Friday, March 25, 2011

Seeding Debate

Last year, I was watching commentary on the NCAA Basketball Tournament (March Madness to the layperson), and looking at the seeds in this year's Sweet Sixteen, I can't help but think about this argument.

Essentially, the commentator claimed that the seeding is generally wrong every year (ex post).  His argument was that if the decision makers had seeded properly, there would be no upsets, as the teams would be seeded in such a way that the team who wins was the better team, and thus had earned the higher relative ranking.  At first, I scoffed at this notion, and I still do now.  The speaker's lack of understanding of the conception of the time/space continuum still bothers me to this day.  Seeding clearly has to be done before the tournament.  However, this is before the realization of random events that change the outcome of games.  The arguer wants to see all the results, seed, then start the tournament.

Perhaps more troublingly is this sportscaster's (I wish I could recall his name) is implication that there is no stochastic element to the play of any given team, and thus presumably individuals that comprise the team. People get hurt, sick, have bad days, and conversely, sometimes, people play well beyond their normal levels. Even if everyone plays at the same level, there are in game factors that change matchups, negate advantages, and clearly alter the nature of the tilt (foul trouble, style of play, game plans, etc.).  Since the sportscaster is acknowledging that there are upsets, it doesn't seem like an unfair assumption to assume that style of play entering into matchups is somewhat stochastic (in the sense that no one can predict with certainty what any given matchup will be as the tournament progresses).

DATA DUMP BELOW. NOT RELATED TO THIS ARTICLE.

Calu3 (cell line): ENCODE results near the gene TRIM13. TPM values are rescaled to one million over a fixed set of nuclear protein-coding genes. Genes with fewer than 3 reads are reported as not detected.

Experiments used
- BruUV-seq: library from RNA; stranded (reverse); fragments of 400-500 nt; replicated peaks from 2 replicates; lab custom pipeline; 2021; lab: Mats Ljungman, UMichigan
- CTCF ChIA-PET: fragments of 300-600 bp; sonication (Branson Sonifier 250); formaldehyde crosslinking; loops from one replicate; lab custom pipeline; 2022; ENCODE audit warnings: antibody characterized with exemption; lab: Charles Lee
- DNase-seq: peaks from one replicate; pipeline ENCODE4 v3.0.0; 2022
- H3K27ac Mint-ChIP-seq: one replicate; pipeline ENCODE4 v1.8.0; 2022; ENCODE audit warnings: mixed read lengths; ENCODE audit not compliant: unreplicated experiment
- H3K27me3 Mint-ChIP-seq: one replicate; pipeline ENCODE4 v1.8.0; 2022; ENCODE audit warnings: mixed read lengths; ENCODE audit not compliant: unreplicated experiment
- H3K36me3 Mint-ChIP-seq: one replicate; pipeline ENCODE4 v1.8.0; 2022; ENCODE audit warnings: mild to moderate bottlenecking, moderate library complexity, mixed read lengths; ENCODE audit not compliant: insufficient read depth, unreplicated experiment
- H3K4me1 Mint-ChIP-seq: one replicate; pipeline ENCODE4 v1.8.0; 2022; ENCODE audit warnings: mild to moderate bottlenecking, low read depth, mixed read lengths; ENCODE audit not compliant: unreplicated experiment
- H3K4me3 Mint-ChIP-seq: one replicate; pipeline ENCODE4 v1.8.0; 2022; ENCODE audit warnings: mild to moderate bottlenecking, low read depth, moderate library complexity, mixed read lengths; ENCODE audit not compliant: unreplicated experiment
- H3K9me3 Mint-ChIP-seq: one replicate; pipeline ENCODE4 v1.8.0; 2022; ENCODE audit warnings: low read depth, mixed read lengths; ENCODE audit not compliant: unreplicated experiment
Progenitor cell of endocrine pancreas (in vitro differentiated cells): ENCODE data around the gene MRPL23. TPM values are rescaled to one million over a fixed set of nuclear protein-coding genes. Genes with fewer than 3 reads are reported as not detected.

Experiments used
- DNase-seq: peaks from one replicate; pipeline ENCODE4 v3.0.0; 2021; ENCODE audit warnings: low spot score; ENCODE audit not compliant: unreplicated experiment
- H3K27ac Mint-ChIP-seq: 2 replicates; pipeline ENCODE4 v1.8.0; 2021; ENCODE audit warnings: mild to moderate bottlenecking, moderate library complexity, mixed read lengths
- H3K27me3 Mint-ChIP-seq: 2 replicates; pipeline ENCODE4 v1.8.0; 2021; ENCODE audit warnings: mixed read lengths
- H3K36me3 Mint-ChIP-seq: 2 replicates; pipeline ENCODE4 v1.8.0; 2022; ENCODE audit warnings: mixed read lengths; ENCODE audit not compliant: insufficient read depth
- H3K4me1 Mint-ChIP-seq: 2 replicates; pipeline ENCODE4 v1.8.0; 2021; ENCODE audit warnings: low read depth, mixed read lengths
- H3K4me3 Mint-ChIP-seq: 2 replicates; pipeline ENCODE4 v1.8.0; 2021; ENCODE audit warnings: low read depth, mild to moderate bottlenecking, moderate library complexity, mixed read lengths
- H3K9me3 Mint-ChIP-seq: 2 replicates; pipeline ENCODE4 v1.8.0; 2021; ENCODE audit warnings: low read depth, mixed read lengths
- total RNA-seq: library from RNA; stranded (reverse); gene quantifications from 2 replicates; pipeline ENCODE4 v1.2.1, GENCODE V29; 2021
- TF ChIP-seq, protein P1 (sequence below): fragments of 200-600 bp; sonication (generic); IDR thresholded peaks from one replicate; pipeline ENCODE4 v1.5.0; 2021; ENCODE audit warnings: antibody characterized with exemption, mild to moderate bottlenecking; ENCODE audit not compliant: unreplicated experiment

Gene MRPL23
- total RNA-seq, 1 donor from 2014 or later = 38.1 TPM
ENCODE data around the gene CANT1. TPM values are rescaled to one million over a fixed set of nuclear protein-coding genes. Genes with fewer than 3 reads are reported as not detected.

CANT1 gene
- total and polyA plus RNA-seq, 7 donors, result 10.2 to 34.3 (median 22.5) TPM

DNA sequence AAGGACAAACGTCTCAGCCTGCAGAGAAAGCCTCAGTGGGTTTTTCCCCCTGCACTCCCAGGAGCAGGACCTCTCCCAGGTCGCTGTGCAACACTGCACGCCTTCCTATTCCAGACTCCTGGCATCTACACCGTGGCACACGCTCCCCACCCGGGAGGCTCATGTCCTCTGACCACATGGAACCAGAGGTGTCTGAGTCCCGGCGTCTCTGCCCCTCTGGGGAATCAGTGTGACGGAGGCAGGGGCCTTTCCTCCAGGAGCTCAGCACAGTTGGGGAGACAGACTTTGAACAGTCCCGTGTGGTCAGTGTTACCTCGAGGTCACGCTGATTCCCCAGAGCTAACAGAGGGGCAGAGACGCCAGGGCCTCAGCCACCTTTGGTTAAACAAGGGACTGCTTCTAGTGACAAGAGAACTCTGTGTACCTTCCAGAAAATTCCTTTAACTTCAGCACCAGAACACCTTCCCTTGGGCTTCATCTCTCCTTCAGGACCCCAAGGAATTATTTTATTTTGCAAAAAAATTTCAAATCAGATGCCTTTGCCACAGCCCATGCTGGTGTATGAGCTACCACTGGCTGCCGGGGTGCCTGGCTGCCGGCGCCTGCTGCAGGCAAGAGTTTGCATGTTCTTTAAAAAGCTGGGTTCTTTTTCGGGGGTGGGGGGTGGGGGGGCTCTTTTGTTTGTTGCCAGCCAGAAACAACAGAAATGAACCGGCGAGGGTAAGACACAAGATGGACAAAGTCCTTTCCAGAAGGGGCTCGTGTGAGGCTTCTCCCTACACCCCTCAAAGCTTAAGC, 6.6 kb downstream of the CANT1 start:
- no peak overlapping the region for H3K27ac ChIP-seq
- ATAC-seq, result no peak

The last point is that we've seen time and time again that transitivity is violated in sports.  A beats B, B beats C, and then C beats A.  That's a simple example with three teams, and an adaptation needs to be made for a tournament setting since it is single elimination.  However, the point still holds.  If the 1st seed matches up well against the 2nd, but not the 3rd, and the 2nd matches up well against the 3rd, you've got this scenario.  To take this even further, there is no commutativity in sports.  That's of course why there are season splits in any sport where teams play an opponent multiple times in one season.  It would be absurd to say that a 1st seed would beat a 2nd seed every single time they played (often due to the stochastic events noted above).

Given this, I offer not only my rejection of the commentator's claim, but a stronger statement.  I would argue that if there were no upsets, THEN the seeding was wrong.  The reason that there would be no upsets would seem to imply one of two things: 1. There were no random events, and 2. If there was randomness, it never went in the way of the underdog (at least not to a great enough degree).  Clearly, there are stochastic elements to sports, so one is out.  As for the second, the teams are often so closely matched talentwise that in many cases, any amount of randomness is a "great enough degree" to alter the outcome.  There are often many games played between said closely matched teams that it seems extremely improbable that the randomness would always aid the overdog.

On a final note, if the commentator had been less fundamentally flawed (and even correct by some minor miracle), betting would be a slam dunk (pardon the pun).


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